Biology/English 223: Evolution of Stories
In conjunction with our presentation given on May 1, 2007
The Author of a Theory and the Reader of a Text: Intentionality in Science and Literature
Introduction to the Project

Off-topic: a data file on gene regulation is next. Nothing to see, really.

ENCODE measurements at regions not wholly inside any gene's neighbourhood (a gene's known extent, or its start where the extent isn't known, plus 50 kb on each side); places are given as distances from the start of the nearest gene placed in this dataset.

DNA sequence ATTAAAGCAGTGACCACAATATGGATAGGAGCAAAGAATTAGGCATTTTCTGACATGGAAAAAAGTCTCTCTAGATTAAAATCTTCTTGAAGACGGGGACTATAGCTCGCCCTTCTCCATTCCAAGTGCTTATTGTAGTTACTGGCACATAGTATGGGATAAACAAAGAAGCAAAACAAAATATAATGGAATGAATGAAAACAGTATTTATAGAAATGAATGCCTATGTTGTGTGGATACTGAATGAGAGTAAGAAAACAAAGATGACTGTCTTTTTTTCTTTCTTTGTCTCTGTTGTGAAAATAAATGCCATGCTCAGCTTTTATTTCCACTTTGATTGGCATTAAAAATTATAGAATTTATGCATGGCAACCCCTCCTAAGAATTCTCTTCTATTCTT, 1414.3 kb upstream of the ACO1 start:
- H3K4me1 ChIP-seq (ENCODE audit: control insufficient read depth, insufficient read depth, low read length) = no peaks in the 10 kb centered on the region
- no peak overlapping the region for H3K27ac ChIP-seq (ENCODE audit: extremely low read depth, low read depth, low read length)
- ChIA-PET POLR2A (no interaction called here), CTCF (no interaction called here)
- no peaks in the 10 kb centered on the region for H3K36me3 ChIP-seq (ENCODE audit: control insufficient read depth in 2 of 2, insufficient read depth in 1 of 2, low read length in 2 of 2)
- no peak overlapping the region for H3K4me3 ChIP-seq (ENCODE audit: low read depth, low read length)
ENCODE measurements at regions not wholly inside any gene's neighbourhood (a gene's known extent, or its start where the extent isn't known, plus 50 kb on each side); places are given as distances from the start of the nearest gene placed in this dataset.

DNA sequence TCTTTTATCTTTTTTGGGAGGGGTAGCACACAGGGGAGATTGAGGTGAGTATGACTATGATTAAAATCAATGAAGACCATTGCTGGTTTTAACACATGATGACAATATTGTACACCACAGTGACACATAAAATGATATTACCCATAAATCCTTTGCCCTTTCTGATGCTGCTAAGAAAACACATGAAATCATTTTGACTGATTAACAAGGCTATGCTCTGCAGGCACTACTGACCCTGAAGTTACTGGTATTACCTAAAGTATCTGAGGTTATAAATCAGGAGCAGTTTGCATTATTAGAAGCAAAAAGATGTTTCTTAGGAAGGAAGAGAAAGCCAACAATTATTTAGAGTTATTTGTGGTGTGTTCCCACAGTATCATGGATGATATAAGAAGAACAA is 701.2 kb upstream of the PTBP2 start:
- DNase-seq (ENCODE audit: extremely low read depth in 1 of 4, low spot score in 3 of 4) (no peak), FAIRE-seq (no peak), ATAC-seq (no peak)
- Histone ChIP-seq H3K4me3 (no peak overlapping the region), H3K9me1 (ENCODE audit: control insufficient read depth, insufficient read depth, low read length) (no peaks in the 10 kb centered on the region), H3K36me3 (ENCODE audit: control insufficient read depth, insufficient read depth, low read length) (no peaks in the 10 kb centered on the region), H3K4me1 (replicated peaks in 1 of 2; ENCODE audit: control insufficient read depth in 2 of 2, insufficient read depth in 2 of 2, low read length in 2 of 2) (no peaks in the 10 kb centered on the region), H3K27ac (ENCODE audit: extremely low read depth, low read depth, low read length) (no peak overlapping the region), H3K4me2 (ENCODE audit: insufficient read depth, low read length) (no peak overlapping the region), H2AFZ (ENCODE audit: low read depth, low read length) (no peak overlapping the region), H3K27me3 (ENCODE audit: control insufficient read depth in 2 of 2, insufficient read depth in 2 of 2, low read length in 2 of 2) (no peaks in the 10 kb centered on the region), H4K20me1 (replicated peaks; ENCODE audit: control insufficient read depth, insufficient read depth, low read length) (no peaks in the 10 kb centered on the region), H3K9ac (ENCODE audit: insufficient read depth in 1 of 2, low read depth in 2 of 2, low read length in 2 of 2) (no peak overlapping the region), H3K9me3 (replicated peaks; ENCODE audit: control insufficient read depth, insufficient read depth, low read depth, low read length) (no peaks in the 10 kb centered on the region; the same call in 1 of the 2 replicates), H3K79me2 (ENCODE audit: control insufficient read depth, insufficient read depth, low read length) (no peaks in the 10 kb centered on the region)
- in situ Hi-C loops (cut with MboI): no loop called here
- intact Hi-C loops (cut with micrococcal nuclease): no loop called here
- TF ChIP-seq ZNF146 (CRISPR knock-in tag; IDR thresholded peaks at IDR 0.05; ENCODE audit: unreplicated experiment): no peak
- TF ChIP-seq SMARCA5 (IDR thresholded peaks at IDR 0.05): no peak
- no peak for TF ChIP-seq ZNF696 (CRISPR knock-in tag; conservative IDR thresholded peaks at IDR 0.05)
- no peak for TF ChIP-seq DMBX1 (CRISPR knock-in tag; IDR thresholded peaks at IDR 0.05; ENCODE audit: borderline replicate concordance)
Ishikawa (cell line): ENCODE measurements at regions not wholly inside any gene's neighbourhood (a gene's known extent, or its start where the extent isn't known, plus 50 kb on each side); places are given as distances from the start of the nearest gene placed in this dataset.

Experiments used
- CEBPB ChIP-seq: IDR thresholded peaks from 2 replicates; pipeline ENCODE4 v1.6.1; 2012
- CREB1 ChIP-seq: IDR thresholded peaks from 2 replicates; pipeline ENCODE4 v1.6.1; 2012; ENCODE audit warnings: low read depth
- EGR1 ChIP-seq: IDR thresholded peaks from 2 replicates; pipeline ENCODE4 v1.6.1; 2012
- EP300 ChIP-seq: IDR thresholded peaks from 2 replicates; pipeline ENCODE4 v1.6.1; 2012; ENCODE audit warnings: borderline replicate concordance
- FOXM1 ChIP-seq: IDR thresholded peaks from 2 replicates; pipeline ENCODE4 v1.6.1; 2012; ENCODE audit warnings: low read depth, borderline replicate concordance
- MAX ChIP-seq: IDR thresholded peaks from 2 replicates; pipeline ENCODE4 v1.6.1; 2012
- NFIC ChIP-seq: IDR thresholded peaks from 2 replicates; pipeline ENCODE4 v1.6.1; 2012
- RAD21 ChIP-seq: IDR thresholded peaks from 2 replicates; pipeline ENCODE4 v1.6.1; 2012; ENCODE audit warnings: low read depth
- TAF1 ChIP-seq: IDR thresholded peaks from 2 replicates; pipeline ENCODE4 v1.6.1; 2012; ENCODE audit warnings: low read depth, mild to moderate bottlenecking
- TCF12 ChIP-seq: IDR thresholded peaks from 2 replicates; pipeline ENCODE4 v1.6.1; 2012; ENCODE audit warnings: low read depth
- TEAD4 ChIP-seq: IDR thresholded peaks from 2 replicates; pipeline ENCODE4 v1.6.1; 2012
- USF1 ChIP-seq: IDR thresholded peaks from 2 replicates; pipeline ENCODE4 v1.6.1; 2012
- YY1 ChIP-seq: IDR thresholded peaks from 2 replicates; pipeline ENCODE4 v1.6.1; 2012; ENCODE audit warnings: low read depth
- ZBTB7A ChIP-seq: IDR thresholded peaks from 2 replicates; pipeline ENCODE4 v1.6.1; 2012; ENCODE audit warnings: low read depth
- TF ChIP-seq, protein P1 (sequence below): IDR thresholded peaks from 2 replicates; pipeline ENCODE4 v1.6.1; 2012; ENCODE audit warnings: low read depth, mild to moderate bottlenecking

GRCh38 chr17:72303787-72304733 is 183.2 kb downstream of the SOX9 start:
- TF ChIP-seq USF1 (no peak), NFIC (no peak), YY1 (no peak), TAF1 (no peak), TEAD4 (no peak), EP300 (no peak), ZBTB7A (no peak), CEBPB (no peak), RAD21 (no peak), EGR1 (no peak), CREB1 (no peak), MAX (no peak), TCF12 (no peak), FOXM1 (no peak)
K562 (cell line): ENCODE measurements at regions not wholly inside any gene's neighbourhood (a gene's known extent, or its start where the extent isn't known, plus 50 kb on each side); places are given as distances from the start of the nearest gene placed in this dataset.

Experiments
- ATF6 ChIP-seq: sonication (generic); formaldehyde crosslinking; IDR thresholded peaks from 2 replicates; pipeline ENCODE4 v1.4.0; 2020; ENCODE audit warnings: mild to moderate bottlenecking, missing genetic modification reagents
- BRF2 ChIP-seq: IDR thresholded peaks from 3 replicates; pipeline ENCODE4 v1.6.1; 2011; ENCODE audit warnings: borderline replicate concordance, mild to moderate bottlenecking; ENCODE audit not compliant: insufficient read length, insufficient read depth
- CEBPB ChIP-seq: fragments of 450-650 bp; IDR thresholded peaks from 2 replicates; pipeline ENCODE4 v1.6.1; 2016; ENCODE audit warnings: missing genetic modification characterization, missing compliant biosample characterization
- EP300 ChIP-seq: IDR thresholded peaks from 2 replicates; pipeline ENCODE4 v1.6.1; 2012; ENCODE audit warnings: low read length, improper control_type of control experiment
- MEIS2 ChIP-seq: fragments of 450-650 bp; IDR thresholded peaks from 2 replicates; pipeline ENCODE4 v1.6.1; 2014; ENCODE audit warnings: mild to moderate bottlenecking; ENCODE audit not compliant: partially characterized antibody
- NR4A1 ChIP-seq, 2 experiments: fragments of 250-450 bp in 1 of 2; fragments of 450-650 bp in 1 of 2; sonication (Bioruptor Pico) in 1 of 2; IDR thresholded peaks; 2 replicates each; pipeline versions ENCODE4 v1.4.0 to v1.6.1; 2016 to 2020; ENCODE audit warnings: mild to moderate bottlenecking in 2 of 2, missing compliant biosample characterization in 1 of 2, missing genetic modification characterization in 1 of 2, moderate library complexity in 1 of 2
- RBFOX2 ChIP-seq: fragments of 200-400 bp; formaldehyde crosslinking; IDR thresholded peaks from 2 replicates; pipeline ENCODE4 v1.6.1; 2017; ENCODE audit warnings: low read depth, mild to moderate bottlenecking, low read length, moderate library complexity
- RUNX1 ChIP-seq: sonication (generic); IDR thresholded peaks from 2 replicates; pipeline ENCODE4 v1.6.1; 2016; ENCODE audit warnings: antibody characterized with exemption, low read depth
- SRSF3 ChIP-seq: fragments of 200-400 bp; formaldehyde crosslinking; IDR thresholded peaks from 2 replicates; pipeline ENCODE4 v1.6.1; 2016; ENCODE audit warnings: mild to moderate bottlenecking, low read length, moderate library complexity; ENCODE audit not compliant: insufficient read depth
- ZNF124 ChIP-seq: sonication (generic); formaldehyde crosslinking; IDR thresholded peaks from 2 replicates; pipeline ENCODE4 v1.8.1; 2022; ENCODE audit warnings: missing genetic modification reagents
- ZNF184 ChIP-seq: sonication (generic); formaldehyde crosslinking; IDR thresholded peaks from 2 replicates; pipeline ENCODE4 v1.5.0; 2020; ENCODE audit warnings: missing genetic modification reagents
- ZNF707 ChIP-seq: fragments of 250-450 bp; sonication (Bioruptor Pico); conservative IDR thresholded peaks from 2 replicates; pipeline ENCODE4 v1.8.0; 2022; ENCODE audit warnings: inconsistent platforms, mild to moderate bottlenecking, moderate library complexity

The idea of intentionality, in scientific theories and in fiction writing, has been an important and controversial one for our Evolution of Stories class. Our class has mainly examined science, through biological evolution, as a non-intentioned, non-teleological process of development, and we have mainly examined literature as a product of the author’s craft and as an indication of his unique self. My presentation, with Caitlin Evans and Jen Dodwell, aims to look at intentionality through different lenses than did our class. Caitlin and Jen will turn in their papers and do their parts of the presentation separately from me, but I would like to situate my project by briefly explaining how Caitlin and Jen approached intentionality. Caitlin reverses the paradigm through which our class has viewed science by showing how the scientist’s intention, and his analysis of his experiments and statistics, affects the scientific process, and she uses the novel, The Missing Moment by Robert Pollock to help prove her point. Jen examines the relationship between the reader and the text. What I examine, which follows this introduction, is the relationship between the author and the text, and how different conceptions of that relationship present differing and opposing opinions about how readers should engage with text. I will do this by comparing what we have examined in class, Zadie Smith’s “Fail Better,” to a new postmodern framework laid down by Roland Barthes in his article, “The Death of the Author” and by Michel Foucault, in “What is an author?” We aim to complicate and enrich the way our class has viewed the subject of intentionality in evolution and in literature.